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Aaron Rodgers Officially Getting Traded to the New York Jets

Aaron Rodgers Retiring
Aaron Rodgers. Matt Ludtke/AP/Shutterstock

Weeks after making waves for his potential retirement, Aaron Rodgers is set to be traded to the New York Jets.

ESPN’s Adam Schefter reported on Monday, April 24, that the Green Bay Packers were trading Rodgers — and the No. 15 and 170 picks in the NFL draft — to the Jets in exchange for the No. 13, 42, and 207 picks in the Thursday, April 26, draft. Packers General Manager Brian Gutekunst subsequently confirmed the news in a press conference, noting that the terms aren’t “finalized yet.”

“Obviously, Aaron is up there in age. I think he’s got some really good football left in him, but I think for us, as we got through the offseason and started talking about where we wanted to go, this made a little bit of sense for us,” Gutekunst told reporters. “That was a little bit unfortunate and disappointing for me. But at the same time, I just think, you know, as we move forward, we’re really excited where [backup QB] Jordan [Love] could go. … We’re trying to build.”


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Back in February, Rodgers, 39, revealed his plans to attend a four-day “darkness retreat” that would help him find clarity about his future in football.

“It’s an opportunity to do a little self-reflection in some isolation and after that, I feel like I’ll be a lot closer to that final, final decision,” the NFL athlete said during an appearance on The Pat McAfee Show at the time. “I’ve had a number of friends who’ve done it and they had profound experiences.”

Speculation about his potential retirement first began in October 2022 when sports journalist Michael Balko tweeted that the athlete had plans in the works to hang up his cleats.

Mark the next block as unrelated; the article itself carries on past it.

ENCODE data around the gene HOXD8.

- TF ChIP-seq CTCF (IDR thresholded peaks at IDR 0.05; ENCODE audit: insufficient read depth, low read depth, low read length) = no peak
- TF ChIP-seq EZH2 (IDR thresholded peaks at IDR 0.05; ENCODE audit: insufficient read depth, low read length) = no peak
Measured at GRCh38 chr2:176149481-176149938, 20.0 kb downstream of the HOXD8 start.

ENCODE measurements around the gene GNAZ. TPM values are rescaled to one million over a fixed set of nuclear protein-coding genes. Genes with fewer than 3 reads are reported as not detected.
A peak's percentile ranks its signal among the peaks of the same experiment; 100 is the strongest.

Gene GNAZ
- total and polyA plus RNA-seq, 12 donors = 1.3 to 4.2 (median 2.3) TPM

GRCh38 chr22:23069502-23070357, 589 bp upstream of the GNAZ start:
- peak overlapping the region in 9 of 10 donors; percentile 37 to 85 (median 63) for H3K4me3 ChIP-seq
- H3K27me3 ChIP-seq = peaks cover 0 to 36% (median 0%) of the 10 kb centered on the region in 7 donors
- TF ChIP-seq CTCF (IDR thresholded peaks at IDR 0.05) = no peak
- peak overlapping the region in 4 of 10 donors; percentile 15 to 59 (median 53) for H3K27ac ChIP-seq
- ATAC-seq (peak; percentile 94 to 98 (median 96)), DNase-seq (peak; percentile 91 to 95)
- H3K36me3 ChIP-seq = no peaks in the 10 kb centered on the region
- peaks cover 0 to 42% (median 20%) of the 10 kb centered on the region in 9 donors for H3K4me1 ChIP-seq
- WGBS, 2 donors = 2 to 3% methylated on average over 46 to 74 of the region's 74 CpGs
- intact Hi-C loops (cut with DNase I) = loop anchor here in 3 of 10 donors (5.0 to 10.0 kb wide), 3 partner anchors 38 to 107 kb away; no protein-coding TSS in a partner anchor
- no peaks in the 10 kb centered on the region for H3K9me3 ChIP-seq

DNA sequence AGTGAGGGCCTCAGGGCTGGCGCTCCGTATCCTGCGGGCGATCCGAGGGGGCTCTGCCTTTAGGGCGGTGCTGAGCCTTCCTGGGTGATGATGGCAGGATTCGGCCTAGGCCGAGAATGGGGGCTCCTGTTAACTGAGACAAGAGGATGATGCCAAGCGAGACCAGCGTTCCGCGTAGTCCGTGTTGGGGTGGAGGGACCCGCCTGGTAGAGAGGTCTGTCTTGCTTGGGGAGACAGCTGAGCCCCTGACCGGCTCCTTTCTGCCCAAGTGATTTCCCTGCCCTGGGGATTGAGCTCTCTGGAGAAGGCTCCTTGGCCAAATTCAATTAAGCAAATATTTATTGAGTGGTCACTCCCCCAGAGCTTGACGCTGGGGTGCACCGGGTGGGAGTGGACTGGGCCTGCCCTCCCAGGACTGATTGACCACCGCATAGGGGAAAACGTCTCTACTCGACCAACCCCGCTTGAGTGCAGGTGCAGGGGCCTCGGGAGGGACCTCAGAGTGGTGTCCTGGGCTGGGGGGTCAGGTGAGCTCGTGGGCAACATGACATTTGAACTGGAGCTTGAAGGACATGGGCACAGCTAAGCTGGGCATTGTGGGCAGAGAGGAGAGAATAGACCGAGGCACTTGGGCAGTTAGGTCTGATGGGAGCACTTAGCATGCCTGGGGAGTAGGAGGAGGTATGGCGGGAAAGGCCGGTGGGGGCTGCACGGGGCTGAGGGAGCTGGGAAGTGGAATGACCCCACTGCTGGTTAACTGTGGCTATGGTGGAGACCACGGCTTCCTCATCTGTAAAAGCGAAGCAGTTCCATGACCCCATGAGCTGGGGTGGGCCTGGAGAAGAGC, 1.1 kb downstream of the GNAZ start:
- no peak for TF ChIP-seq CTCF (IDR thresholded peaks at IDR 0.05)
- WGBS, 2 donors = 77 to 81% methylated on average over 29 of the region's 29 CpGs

“I’ve spoken to some people within the #Packers organization, they told me that QB Aaron Rodgers has ‘made it clear’ that he plans to retire following the season,” Balko wrote at the time.

Though there were rumors that the quarterback would not return to the NFL for the 2022 season, Rodgers shot down the rumors in March, signing a three-year contract worth $150.8 million — a deal that made him the highest-paid player in North American sports history.

Three months later, he candidly discussed the idea of retirement during an interview with ESPN’s Rob Demovsky.

“If you say I’m for sure playing two more, three years and then you have a magical season that ends with a championship and think that might be the best way to ride off, I don’t want to commit to something,” Rodgers shared. “You say, I’m only playing one more year and you have a bitter taste in your mouth and still got the drive and the passion to play one or two more years, I just don’t want to get pigeonholed into it.”

The California native added: “So I’m focused on this season. I’m never gonna drag it out in the offseason. The conversations I’ve had with [general manager] Brian [Guntekunst] have been very honest and direct, and that’s not going to change, and we’ll sit down after the season, hopefully after a championship and figure out what the next step is.”